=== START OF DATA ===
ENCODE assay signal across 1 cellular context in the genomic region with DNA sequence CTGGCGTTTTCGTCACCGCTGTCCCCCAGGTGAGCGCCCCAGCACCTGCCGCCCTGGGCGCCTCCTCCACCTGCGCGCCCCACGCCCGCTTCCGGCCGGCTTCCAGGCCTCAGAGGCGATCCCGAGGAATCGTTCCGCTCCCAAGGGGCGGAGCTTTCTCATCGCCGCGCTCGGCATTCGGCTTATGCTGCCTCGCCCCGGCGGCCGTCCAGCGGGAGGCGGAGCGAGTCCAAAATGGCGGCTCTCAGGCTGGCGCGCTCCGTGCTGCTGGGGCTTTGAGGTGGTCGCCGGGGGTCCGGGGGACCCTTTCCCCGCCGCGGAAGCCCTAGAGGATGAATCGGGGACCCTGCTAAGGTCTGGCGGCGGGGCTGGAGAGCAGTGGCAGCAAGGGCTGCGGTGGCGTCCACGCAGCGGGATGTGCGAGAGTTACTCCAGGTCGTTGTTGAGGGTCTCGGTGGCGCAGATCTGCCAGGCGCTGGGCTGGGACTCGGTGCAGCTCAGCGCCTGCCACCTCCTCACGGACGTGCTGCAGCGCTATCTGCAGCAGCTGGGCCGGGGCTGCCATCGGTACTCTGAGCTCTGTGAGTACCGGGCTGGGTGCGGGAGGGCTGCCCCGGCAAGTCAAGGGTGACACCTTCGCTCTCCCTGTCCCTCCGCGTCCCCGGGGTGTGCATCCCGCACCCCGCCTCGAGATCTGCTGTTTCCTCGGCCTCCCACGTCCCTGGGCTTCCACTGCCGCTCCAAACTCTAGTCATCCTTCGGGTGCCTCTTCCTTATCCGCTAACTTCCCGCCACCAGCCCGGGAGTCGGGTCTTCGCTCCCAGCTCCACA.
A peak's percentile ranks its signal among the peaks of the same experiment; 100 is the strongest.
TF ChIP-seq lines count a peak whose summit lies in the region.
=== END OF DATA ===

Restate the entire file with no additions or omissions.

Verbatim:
ENCODE assay signal across 1 cellular context in the genomic region with DNA sequence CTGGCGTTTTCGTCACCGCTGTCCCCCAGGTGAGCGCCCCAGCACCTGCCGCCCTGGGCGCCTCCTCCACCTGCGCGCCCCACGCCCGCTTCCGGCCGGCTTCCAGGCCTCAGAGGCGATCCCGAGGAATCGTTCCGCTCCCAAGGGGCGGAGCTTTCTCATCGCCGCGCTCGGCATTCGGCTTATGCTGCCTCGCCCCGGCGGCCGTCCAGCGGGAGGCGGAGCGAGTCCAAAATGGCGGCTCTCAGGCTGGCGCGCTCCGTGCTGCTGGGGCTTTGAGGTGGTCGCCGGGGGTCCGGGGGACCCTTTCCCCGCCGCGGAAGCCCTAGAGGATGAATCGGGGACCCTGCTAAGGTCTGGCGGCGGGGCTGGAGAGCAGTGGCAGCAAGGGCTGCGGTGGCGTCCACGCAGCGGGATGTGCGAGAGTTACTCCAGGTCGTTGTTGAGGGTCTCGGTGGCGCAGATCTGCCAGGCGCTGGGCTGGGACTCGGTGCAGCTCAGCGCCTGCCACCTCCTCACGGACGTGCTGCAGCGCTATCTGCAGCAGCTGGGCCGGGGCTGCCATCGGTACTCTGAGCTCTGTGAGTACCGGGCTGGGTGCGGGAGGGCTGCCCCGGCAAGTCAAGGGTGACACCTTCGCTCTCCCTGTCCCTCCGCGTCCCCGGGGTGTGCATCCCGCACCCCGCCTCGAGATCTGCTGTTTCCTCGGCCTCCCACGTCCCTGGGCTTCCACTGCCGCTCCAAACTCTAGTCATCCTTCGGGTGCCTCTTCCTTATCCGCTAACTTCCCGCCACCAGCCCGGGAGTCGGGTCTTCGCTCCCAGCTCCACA.
A peak's percentile ranks its signal among the peaks of the same experiment; 100 is the strongest.
TF ChIP-seq lines count a peak whose summit lies in the region.